We will run lower operating surpluses than in recent years
- Figure 8 – Operating balance, OBEGAL ex NZS Fund retained revenue, NZS Fund contributions
- Source: The Treasury
The policies announced in Budget 2008, including the personal tax reduction package, amount to a sizeable package of fiscal initiatives. This is able to be accommodated within our fiscal strategy because the stronger-than-expected operating surpluses over the past few years have allowed us to reach our long-term fiscal objectives more quickly than expected. We are starting from a position of debt broadly consistent with our long-term debt objective and we have accumulated financial assets in excess of the Government’s requirements. Running lower operating surpluses over the next 10 years ensures consistency with our long-term fiscal objectives. This will see excess financial assets decline, while continuing to ensure that GSID remains around 20% of GDP and the assets in the NZS Fund accumulate.
The operating balance is expected to decline over the forecast period from 4.8% of GDP in 2007 to 1.3% of GDP in 2011/12, reflecting the impact of additional policy initiatives and the weakening economy (Figure 8). Further out in the projection period, revenue grows at a faster rate than expenses leading to an increase in the level of the operating balance. The projected path of the operating balance is consistent with our objective to run operating surpluses on average over the economic cycle sufficient to meet the requirements for contributions to the NZS Fund and ensure consistency with the debt objective.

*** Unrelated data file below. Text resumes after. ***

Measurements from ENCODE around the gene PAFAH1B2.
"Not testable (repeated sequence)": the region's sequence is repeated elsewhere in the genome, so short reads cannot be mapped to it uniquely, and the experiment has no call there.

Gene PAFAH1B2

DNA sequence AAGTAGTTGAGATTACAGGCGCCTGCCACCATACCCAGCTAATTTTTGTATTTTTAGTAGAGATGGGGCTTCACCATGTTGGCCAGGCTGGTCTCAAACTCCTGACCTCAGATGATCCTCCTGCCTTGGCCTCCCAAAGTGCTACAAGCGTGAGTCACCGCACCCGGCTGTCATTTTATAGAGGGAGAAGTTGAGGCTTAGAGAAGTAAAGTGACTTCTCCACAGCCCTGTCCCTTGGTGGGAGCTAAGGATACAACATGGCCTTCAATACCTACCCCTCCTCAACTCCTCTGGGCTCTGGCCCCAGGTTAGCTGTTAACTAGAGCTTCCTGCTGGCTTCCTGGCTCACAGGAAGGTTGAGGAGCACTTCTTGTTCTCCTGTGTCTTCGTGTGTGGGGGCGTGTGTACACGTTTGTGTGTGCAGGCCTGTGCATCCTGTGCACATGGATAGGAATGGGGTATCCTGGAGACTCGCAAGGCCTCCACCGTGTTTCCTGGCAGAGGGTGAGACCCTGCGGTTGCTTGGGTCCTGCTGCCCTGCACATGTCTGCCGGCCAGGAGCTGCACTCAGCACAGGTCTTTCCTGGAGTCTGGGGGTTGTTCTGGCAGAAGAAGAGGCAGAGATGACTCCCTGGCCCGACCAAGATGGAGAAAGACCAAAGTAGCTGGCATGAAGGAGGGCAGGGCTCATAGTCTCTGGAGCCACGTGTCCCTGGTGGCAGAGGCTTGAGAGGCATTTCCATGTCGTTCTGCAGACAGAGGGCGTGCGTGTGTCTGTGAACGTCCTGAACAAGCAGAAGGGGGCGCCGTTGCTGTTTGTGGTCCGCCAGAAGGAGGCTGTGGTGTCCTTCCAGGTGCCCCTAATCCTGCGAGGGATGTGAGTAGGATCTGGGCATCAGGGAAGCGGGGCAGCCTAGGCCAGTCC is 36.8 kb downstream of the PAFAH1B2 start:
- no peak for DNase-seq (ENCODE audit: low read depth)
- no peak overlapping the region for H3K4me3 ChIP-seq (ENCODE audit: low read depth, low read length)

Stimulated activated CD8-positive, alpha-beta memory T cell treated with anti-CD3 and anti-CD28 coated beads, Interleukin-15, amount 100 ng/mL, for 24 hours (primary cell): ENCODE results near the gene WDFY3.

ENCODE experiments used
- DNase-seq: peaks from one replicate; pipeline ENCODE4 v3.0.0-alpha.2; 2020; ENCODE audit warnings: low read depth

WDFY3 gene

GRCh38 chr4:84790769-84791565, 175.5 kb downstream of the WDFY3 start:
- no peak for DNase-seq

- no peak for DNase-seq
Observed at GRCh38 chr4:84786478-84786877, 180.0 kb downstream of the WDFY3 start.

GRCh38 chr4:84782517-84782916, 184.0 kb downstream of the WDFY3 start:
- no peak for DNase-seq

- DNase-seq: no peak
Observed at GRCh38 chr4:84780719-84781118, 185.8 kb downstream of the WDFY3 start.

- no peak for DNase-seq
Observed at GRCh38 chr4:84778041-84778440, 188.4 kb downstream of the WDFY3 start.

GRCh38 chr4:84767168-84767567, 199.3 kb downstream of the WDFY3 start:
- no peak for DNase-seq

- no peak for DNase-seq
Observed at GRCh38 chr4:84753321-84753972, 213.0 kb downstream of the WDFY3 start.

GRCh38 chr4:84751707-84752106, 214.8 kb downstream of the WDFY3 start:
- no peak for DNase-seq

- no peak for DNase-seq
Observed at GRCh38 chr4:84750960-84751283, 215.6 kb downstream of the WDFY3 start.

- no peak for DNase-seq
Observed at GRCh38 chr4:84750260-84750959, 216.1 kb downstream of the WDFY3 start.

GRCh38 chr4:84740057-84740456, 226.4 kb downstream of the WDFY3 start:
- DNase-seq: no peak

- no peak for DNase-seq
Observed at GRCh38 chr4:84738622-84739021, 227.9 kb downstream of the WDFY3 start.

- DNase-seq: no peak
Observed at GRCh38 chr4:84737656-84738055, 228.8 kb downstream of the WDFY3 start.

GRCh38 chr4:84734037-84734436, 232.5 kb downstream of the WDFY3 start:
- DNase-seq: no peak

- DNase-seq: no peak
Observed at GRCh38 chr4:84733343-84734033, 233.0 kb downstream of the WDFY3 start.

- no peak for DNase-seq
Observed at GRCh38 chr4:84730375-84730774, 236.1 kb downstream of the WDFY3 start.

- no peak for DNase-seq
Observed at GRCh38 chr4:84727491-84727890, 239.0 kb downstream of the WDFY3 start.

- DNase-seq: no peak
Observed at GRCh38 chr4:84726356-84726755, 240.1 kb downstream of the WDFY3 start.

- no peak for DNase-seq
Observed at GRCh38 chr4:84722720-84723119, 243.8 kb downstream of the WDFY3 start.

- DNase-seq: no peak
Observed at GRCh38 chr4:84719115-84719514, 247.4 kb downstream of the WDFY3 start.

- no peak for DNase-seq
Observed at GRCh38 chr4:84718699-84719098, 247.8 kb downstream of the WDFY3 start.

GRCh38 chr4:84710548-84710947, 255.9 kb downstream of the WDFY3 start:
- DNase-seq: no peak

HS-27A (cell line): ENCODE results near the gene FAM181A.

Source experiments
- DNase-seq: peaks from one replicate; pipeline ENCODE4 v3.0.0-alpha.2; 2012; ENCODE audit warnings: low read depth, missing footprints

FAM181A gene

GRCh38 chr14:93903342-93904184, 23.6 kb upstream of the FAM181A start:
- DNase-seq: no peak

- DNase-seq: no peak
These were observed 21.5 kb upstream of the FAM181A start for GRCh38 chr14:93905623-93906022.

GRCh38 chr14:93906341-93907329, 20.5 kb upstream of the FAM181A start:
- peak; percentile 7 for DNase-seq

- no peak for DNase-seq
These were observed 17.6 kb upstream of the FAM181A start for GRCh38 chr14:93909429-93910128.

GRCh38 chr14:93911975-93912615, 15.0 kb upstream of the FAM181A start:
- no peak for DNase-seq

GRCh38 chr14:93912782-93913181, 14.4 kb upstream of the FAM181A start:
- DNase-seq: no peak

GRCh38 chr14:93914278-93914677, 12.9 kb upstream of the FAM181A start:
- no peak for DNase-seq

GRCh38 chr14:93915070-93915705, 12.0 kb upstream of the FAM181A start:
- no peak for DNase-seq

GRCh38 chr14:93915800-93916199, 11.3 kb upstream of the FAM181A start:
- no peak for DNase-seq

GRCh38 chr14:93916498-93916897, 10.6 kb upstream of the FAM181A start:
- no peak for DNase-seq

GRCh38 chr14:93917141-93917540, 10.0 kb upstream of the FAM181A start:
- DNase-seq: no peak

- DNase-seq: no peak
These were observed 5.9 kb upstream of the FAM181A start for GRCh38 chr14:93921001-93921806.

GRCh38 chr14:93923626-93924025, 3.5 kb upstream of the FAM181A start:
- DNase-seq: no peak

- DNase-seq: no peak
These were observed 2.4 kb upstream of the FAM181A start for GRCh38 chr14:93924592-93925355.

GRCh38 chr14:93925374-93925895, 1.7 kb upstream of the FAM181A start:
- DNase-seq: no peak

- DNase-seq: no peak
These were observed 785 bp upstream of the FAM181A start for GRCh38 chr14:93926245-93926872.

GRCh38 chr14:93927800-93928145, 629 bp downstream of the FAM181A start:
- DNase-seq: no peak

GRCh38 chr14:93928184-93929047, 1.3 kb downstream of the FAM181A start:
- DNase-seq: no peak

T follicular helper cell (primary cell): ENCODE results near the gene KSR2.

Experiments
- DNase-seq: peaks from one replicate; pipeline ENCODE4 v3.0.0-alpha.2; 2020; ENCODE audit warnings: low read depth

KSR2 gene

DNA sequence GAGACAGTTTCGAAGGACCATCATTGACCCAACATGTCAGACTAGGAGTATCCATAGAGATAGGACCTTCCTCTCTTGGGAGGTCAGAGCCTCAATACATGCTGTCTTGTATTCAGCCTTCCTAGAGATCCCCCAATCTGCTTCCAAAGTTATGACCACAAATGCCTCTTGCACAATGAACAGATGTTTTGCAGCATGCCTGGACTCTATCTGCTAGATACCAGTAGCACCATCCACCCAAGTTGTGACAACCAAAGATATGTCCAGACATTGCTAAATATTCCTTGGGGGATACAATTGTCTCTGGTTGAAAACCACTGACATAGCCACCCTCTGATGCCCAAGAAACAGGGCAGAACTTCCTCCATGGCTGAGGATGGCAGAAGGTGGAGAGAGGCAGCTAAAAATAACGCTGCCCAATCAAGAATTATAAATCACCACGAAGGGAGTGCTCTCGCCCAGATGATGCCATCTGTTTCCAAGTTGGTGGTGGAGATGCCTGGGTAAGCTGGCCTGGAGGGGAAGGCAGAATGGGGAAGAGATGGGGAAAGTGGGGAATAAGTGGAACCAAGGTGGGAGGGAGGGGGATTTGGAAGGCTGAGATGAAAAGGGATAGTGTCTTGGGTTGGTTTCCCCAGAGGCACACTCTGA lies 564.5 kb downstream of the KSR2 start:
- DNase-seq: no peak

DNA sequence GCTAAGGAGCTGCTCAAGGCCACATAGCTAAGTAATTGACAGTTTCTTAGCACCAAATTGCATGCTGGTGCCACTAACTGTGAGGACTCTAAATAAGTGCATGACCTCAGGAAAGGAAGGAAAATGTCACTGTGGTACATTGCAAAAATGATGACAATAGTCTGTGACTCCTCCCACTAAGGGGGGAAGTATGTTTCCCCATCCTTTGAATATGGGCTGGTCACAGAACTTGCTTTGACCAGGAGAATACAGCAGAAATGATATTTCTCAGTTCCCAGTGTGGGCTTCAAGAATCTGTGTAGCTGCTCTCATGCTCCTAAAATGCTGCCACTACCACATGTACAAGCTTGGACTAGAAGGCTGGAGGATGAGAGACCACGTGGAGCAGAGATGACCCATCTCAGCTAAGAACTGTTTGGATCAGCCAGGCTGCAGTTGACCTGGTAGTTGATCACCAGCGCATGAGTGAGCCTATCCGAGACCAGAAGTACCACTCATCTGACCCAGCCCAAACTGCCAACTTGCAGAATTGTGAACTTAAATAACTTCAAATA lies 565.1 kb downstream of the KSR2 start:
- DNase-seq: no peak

The operating surplus includes some gains and losses, including returns from the NZS Fund, which are retained by the entity and not available for other use by the Government. For this reason, the focus of our fiscal strategy is on the OBEGAL excluding NZS Fund retained revenue. We aim to ensure that the OBEGAL (excluding NZS Fund retained revenue) is at a level sufficient, on average, to meet the requirements for contributions to the NZS Fund.
The OBEGAL (excluding NZS Fund retained revenue) is expected to decline over the forecast period to a low of 0.1% of GDP. For a period of time (2009 to 2016), the OBEGAL (excluding NZS Fund retained revenue) is projected to be below the contributions to the NZS Fund. However, over the build-up phase of the Fund as whole and taking into account the large surpluses over recent years, the surpluses are on average sufficient to meet NZS Fund contributions, consistent with our fiscal strategy.
These projections of the operating balance and OBEGAL are consistent with our fiscal strategy and we will continue to be cautious to ensure that the fiscal position remains strong over the medium term. There is always uncertainty and risks around any projections, and recent financial market events heighten the potential risks. If the structural OBEGAL were to move significantly below the level indicated by these projections, the Government might need to take action to maintain the robustness of the fiscal position. This highlights the need for Government to continue its focus on value for money in the public sector and the need to find ongoing reprioritisation opportunities. In the event that tax revenue turns out higher than currently expected, we would allow this to flow through to a higher operating balance in the first instance.